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How To Have That Awkward Conversation About Ageing With Your Parents

How To Have That Awkward Conversation About Ageing With Your Parents

For the vast majority of our lives, we don’t have to think about getting old. It’s happening in the background as we get on with work and family. 

Eventually, though, the time comes when it finally catches up with us and makes a real impact on what we can and can’t do. What’s more, it can come on suddenly, sometimes without warning. 

For parents, it can be challenging to adjust to a new reality. As adults, they’re used to their independence. So when it slips through their fingers without warning, it can be extremely upsetting. Many spend their lives in denial. 

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As a child, it becomes your responsibility to have that conversation with them about ageing. It’s awkward, but it can also help them adjust to a new reality. That’s what they need, right?

So how do you have this awkward discussion with them? Here are some principles to follow when you broach the subject. 

Start Talking About Aging Early

When parents get past sixty, it’s time to start bringing up the topic of ageing. Ideally, you want to chat about it while they’re still in a healthy state. Getting the ball rolling early will prepare them psychologically for what’s coming down the pike. You want to get them used to the idea of maybe having to get residential care or live in a care home, like the one described at https://eastleighcarehomes.co.uk/locations/somerset-care-homes/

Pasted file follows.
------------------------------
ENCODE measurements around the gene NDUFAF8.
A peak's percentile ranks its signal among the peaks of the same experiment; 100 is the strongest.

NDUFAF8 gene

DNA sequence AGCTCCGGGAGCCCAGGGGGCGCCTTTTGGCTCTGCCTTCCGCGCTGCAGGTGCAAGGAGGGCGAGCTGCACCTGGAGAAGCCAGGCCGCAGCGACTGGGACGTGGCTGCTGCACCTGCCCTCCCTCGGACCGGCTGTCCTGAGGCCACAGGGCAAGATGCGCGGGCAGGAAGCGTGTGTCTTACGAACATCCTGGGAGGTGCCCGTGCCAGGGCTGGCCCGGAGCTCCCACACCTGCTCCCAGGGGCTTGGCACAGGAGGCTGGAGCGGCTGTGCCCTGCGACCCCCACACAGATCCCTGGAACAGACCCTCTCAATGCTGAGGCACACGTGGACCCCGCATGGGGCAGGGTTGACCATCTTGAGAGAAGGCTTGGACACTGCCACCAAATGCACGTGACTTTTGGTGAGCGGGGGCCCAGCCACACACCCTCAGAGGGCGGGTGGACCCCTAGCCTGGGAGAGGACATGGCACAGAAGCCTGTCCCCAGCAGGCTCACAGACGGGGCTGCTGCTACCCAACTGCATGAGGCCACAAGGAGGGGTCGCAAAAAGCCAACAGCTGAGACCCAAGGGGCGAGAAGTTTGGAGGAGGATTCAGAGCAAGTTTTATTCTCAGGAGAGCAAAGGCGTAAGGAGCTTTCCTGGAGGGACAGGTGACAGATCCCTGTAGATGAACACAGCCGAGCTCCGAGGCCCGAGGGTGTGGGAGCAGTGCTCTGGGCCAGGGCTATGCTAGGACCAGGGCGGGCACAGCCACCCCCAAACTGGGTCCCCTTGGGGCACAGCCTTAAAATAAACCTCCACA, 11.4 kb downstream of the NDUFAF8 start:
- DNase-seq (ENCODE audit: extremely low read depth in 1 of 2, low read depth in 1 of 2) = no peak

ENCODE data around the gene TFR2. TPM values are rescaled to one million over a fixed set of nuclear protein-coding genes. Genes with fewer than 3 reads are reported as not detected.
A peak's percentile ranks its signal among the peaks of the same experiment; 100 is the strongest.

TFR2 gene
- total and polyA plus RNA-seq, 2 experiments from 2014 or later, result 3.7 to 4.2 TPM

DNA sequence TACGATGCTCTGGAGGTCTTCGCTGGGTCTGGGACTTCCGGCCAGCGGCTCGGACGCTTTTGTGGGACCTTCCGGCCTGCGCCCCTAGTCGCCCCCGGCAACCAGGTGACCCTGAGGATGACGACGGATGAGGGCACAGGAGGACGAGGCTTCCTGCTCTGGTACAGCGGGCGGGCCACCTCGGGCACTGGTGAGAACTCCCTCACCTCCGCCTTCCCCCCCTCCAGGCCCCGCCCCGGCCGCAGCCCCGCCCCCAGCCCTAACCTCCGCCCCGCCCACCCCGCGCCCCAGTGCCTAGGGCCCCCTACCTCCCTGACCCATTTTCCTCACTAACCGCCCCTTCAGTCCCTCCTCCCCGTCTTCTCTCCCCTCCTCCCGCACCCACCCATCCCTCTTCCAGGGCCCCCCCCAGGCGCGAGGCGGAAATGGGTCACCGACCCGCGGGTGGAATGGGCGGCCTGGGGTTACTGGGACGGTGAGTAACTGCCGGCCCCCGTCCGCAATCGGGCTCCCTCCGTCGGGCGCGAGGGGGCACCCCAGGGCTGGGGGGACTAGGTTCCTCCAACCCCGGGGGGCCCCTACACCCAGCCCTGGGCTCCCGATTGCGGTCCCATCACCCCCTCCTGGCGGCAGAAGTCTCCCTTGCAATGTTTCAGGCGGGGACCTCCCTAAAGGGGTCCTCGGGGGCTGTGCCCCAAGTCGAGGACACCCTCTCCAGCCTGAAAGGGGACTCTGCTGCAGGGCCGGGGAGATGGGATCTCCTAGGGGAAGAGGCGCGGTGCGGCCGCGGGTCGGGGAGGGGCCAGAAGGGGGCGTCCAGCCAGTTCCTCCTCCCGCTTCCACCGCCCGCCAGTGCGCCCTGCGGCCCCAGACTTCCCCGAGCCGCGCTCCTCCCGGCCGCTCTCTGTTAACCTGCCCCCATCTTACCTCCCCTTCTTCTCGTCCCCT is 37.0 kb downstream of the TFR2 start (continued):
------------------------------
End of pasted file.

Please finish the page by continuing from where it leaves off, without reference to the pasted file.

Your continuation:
If they get sick and you don’t talk about ageing, then they have to deal with two things at once – the illness itself, and the disruption to their lives. And that’s not a good combination. 

Be Empathetic About Their Feelings

Talking to parents about ageing can be a challenge, but put yourself in their shoes. Imagine if somebody told you that you needed to be careful and required more looking after than in the past. You’d feel a little awkward, to say the least. Your independence is important to you. 

Think about how ageing is affecting their lives. They’re less able to get around and socialise. And they’re also much more vulnerable now that they’re not as physically robust. 

Be A Quality Communicator

Sites like https://www.mentalhelp.net/ talk about how important it is to communicate well when speaking with your parents about ageing. 

As we develop our relationship with our parents, we can get into bad habits, like shouting at each other. However, this conversation is very important, so both parties need to commit to being respectful before you start hammering out the details. 

In this situation, you can lead by example. Don’t get into a shouting match. 

Try To Get Your Parents To Make The Decisions

As a child, you don’t want to tell your parents what to do. Instead, you’re trying to plant ideas in their heads about how they should behave, given their age. This way, it feels as if they are the ones making the decisions, and you’re likely to gain more traction. Most parents don’t like feeling as if you’re forcing your ideas on them.